The book started slow but gets really good at the end. Was it worthwhile? I found it to be so. It was fun to read, with humor, action, and heart. I felt like some aspects could have been developed more (we learn about the protagonist’s grandfather but not so much about his father, for instance), but there was enough to keep the read entertaining.

So, if you’re looking for a book with some humor and a terrific ending, read this. And if you just so happen to be cramming for final exams and writing essays for final assignments, I’d recommend this book even more for its inspirational take on academics (see excerpt above!)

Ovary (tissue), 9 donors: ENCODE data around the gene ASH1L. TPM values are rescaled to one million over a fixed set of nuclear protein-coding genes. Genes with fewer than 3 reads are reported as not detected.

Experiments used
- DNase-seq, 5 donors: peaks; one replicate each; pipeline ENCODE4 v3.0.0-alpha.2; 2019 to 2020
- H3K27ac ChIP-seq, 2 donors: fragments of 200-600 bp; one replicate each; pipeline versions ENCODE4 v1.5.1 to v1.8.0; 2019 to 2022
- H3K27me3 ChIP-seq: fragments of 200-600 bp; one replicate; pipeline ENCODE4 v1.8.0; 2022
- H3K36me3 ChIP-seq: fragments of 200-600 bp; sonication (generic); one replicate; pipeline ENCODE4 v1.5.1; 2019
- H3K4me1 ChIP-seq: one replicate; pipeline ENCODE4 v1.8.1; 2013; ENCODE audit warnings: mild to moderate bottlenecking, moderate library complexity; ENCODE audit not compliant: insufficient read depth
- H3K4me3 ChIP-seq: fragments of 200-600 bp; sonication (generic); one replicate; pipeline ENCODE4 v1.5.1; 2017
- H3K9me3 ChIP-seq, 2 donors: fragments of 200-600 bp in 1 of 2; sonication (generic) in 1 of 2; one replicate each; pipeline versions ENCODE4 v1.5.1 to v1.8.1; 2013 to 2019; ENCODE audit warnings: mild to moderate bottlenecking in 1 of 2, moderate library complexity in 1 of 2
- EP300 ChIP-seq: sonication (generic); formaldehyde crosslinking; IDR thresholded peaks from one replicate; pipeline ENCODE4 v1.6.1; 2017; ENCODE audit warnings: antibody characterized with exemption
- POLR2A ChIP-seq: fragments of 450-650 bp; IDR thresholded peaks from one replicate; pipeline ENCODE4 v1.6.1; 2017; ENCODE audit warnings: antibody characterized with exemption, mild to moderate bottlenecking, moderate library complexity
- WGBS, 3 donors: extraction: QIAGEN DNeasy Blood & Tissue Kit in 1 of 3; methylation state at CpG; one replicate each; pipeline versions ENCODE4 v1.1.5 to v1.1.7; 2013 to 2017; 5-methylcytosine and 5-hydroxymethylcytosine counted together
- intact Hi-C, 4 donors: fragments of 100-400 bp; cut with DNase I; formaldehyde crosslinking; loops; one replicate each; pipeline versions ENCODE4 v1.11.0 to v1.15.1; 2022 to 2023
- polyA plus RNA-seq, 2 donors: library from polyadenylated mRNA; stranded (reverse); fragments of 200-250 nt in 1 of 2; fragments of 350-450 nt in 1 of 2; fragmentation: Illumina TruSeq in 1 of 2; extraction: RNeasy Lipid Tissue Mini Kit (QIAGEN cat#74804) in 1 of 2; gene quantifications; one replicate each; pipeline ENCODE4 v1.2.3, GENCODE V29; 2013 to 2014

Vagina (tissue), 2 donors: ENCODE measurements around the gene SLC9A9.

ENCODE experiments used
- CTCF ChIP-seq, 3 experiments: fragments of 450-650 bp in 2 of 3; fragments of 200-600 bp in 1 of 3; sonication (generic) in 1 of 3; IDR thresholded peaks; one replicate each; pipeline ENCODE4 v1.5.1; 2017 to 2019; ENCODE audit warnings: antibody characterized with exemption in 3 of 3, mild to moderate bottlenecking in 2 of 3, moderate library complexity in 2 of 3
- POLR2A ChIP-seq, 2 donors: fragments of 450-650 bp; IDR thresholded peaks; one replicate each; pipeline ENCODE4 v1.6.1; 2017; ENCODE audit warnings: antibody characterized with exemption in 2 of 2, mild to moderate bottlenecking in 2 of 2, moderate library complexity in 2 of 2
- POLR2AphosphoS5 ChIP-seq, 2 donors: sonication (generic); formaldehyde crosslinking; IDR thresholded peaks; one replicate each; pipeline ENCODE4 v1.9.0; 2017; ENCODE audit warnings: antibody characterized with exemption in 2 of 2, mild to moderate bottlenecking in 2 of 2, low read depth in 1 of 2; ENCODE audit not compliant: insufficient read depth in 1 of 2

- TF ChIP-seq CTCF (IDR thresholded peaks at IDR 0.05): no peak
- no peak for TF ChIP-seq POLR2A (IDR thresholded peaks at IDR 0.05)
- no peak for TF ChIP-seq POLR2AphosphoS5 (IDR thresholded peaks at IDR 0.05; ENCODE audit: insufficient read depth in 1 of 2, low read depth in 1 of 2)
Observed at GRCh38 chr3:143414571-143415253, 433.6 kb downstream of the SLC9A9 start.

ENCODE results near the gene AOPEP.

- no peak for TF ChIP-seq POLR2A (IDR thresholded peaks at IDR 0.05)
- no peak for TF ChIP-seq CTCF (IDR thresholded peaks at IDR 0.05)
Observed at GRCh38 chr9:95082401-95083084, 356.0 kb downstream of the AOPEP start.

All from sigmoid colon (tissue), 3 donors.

As promised, here’s a list of Ukrainian organizations to donate to. In case you missed out on previous lists, some entries are repeated here:

UN Refugees: Supports Ukrainian refugees by giving them supplies and assistance. Gifts are being matched up to 1 million dollars. Donate here: https://www.unrefugees.org/

World Central Kitchen: Provides food to displaced Ukrainian refugees and to civilians still in Ukrainian cities. Donate here: https://wck.org/

Razom for Ukraine: Provides medical supplies to Ukrainians in need. Donate here: https://razomforukraine.org/

Plan USA: Gives resources and psychological support to girls and women in Ukraine. Donate here: https://www.planusa.org/